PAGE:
Öyvind Fahlström

Placa dels Angels, 1
October 17, 2000–January 9, 2001

One of the most memorable pieces in the 1997 Documenta X was Öyvind Fahlström's The Little General (Pinball Machine), 1967. Resembling a raised indoor swimming pool with some two dozen movable parts spread out across its shimmering Plexiglas surface, the thirty-year-old “variable” sculpture radiated a visual audacity that made much of the current work around it pale by comparison. Ersatz scoring cues brushed up against cutouts of historical and pop-culture figures, who in turn seemed to jostle dismembered cartoon limbs and partial anatomies. The cumulative effect was dizzying, as if news, commercials, and cartoons were being broadcast in one overpowering barrage.

It would be only a slight exaggeration to say that, since the artist's death of cancer at age forty-seven, when he was at the peak of his career, Fahlström has been primed for a major international rediscovery. Every few years a new exhibition opens and the torch passes to the next generation. Now, Barcelona's feisty MACBA has taken the plunge: The fall program kicks off with a thorough survey of Fahlström's work—some seventy paintings, drawings, videos, and installations made between 1953, when his career began, and 1976, when it prematurely ended.

Born to Norwegian and Swedish parents in São Paulo, Brazil, in 1928, Fahlström went to Sweden for the first time (on what was meant to be a short visit) in 1939, but war broke out, and he was not reunited with his parents until 1947. He moved to New York in 1961, his artistic career then well under way, and lived there until his death. As a participant in the now historic 1962 “New Realists” exhibition at Sidney Janis Gallery, Fahlström found himself at the forefront of American Pop art, and his invention of paintings with variable parts remains one of the unexplored legacies of the '6os. With the unforgettable comic-inspired installation Dr. Schweitzer's Last Mission, 1964–66, as a calling card, Fahlström would undoubtedly have become a household name had he chosen to follow the consumer-culture banner held aloft by Warhol and Lichtenstein.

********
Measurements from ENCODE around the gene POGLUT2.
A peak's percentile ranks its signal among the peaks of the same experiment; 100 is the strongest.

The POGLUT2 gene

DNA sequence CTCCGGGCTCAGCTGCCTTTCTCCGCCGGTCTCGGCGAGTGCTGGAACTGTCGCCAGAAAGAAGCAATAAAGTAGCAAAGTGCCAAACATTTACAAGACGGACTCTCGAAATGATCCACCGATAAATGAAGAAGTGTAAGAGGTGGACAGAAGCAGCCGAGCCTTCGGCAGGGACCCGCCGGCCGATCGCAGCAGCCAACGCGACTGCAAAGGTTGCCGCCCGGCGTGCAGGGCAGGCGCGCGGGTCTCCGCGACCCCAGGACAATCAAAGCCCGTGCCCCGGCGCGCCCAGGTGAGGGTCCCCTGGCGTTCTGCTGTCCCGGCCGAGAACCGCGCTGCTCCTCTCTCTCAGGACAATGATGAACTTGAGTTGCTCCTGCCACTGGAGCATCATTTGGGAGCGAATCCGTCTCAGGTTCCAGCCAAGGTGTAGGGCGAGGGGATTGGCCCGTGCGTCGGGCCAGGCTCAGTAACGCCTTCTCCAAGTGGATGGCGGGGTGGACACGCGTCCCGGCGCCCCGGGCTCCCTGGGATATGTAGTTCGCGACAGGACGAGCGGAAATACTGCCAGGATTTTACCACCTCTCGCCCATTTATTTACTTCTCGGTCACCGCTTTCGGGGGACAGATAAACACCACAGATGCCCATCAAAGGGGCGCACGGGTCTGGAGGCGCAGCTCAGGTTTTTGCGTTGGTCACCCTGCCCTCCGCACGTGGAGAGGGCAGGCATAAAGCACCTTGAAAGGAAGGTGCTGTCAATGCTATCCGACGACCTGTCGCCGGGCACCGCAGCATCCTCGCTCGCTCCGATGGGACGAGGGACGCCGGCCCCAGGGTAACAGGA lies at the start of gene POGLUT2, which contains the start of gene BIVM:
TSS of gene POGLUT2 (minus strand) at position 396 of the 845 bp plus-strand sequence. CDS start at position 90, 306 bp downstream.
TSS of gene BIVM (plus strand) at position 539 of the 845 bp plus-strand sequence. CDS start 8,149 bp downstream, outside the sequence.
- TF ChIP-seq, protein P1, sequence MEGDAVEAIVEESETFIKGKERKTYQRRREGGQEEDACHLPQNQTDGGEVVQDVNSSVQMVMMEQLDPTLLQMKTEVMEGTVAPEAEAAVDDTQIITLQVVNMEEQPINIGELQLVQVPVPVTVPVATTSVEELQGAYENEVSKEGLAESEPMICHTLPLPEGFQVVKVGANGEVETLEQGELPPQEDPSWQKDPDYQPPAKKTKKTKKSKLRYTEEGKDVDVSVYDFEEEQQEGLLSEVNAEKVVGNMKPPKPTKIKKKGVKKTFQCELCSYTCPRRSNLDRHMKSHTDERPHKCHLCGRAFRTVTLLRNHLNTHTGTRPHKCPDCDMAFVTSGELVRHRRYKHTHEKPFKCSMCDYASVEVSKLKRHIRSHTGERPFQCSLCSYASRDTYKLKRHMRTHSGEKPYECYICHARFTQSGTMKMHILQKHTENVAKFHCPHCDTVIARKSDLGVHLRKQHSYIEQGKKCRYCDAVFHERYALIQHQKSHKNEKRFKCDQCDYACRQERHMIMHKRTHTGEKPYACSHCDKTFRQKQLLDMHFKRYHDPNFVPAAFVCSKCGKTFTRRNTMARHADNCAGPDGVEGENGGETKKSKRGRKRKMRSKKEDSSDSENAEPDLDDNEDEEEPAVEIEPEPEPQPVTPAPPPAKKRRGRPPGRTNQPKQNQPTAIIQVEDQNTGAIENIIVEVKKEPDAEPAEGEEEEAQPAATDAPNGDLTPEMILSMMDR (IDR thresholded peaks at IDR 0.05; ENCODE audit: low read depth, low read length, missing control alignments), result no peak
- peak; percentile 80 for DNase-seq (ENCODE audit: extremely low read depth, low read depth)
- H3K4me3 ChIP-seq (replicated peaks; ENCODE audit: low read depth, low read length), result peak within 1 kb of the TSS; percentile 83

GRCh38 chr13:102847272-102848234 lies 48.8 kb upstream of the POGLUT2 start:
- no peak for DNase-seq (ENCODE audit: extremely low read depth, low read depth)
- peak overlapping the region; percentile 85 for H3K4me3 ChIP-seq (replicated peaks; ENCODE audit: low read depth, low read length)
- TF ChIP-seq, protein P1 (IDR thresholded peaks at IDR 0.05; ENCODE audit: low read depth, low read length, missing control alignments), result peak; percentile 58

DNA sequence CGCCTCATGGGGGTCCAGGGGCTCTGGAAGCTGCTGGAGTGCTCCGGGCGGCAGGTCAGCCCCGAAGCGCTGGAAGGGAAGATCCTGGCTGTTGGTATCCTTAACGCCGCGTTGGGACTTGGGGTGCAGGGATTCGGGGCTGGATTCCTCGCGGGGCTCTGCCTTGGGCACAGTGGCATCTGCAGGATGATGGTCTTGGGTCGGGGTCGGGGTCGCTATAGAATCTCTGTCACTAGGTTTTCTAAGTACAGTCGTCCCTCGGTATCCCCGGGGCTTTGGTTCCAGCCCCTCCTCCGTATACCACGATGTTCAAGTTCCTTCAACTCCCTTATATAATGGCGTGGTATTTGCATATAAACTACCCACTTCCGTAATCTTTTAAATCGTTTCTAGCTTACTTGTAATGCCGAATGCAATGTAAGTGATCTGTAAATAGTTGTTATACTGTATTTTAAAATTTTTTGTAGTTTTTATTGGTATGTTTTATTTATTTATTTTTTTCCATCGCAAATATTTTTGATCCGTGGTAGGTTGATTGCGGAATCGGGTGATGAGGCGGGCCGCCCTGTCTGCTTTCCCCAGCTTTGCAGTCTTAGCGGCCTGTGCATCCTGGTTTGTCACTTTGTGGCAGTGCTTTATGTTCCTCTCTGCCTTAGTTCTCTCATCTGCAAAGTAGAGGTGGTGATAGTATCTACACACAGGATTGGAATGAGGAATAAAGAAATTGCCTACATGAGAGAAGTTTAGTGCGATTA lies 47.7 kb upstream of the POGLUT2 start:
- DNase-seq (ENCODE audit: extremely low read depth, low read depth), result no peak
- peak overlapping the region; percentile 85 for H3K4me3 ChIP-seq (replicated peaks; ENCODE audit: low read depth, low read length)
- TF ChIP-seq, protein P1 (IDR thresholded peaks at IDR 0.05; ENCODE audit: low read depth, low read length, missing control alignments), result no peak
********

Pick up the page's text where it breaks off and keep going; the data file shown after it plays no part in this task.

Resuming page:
Instead, in a swerve to the left that strangely mirrors the stifled career trajectory of American Pop maverick Peter Saul. Fahlström was drawn deeper into politics. He reinvented the Monopoly board as a superpower tussle over Southeast Asia—Indochina, 1971—and came up with another game prototype, Kidnapping Kissinger, in 1972. But even as his sculptures became grimmer, more weighted with satire and driven by helplessness, Fahlström's irrepressible humor continued to blaze in his playfully labyrinthine drawings. From the late '50s on, these obsessively detailed, surrealist-flavored reports from the underground have been an indispensable guide to the overlapping terrain high art and comics once shared, and firmly establish Fahlström as one of the great imaginations of the latter half of the twentieth century.

Dan Cameron